We’ve all had a bellyache or gastro flare-up at one time or another, and these types of issues seem to occur more often as we age. According to the U.S. Department of Health and Human Services, a whopping 60 million to 70 million people in the United States feel the pain and embarrassment of digestive diseases, and many of them require hospital care. Others are able to find relief by visiting a local gastroenterologist.
According to gastroenterology specialist Dr. Gregory Goodear, the treatment he provides for his patients is much more comprehensive than it was previously.
“Over the past decade, the diagnostics and treatment for problems such as inflammatory bowel disease have advanced by leaps and bounds. We now have a blood test that can not only diagnose IBD but can help us determine the potential severity of the disease,” said Dr. Goodear, who practices at Elms Digestive in North Charleston. “We can also perform a blood test to monitor response to treatment and intervene earlier to change therapies before symptoms even present.”
A gastroenterologist treats disorders of the digestive system that affect the esophagus, stomach, small intestine, large intestine, rectum, liver, gallbladder or pancreas. The most common conditions gastroenterologists see are acid reflux, peptic ulcers, gallstones, diarrhea, constipation, diverticulitis, inflammatory bowel disease, celiac disease and irritable bowel syndrome.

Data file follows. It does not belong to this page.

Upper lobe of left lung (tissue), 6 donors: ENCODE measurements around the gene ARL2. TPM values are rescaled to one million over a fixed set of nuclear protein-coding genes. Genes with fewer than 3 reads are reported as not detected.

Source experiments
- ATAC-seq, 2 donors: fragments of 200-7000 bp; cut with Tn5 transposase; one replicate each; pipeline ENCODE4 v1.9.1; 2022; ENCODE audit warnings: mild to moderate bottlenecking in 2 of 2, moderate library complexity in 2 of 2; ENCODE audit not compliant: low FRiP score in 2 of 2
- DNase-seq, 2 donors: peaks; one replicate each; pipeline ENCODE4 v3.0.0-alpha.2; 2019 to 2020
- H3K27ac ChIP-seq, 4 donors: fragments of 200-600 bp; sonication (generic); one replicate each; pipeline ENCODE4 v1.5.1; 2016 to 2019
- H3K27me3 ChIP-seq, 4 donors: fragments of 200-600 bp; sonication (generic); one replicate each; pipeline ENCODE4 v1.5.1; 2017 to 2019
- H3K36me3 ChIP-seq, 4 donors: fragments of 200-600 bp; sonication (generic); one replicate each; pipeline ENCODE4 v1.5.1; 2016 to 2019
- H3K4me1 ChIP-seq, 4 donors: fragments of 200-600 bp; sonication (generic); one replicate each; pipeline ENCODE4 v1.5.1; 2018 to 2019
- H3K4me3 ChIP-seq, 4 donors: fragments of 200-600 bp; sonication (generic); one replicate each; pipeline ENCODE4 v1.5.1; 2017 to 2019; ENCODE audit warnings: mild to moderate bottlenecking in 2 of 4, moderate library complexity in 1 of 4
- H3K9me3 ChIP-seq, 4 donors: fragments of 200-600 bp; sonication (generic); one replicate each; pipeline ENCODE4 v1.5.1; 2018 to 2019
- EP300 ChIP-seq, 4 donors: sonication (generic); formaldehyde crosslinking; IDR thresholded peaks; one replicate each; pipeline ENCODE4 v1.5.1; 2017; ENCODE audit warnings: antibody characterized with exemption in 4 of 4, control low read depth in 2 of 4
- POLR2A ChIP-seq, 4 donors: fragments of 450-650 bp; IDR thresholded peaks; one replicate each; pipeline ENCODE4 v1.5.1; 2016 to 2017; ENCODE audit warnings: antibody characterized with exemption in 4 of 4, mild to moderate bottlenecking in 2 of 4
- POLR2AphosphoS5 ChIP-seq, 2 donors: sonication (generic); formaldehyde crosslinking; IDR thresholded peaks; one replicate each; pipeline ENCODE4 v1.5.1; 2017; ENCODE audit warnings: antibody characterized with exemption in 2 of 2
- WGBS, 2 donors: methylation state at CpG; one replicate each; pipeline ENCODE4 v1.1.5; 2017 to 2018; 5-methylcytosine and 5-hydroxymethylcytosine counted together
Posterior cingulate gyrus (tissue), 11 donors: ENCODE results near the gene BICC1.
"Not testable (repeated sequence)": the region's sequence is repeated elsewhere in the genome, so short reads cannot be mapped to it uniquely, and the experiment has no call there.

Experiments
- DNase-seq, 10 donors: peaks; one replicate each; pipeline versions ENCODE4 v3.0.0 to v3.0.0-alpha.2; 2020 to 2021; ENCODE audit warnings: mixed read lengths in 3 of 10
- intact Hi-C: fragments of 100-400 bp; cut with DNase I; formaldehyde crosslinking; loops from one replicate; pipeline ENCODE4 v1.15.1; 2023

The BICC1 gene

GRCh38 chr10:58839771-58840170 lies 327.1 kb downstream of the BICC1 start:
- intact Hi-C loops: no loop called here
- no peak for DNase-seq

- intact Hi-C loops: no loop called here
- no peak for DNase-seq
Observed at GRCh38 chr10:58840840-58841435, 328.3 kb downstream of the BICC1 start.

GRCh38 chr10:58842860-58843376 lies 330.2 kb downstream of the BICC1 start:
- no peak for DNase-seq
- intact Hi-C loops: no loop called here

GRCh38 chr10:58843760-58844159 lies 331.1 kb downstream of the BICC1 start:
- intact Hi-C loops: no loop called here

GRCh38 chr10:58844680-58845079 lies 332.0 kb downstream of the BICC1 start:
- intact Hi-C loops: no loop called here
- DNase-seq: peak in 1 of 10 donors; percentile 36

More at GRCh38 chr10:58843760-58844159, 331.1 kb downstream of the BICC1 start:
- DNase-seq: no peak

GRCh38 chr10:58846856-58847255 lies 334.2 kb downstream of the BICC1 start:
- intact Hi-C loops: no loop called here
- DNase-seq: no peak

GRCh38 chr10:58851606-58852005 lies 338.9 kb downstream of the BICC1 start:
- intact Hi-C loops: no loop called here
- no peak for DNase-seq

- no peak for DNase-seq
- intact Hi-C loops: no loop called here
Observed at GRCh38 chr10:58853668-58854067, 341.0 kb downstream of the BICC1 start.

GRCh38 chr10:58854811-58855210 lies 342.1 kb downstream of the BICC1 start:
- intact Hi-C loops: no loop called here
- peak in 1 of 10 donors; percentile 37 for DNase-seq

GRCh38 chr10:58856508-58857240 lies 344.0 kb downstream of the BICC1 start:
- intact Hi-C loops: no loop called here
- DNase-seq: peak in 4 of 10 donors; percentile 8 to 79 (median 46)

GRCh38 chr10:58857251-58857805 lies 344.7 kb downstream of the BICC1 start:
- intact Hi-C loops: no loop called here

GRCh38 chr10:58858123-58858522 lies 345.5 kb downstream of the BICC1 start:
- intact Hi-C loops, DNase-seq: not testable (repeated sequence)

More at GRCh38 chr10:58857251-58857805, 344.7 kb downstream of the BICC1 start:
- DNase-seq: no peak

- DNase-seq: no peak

According to Dr. Goodear, irritable bowel disease – its symptoms are diarrhea and abdominal cramping – is not a disorder that gets worse over time. It is a chronic condition. Berry flavored chewable tablets and thick pink liquids that you pick up at your local drugstore may not cure all your symptoms and, worse, could mask more important issues. Left unchecked, the condition can result in blockages, scar tissue and emergency surgeries. The good news is that, according to Crohn’s and Colitis Foundation of America, “Once inflammatory bowel disease has been diagnosed, the symptoms can almost always be effectively managed.”
So why do some people have gastrointestinal problems while others don’t? Although inflammatory bowel disease can’t be nailed specifically to genetics, scientific evidence clearly points out that inherited genes play a role in these diseases. Studies have shown that 5 percent to 20 percent of people who have these problems have a close relative who also had gastrointestinal issues, according to Crohn’s and Colitis Foundation of America.
The Foundation also lists other factors that contribute to GI conditions, including smoking, antibiotics, NSAIDs, diet, age and gender. Patients young and old who are suffering from inflammatory bowel disease and similar issues shouldn’t be shy about discussing these problems with their gastroenterologist. Communication is vitally important, Dr. Goodear pointed out.
“I let the patients know that we discuss these delicate health issues every day with people who suffer from similar problems,” he said. “There is no need to be embarrassed. Although the health concerns are common, I understand that they may not want to discuss them with friends or family. However, our office specializes in these types of concerns, and we are here to treat and often cure them.”
To learn more about gastrointestinal problems and how to cure them, visit www.elmsdigestive.com or call 843-797-6800.
By Renae Brabham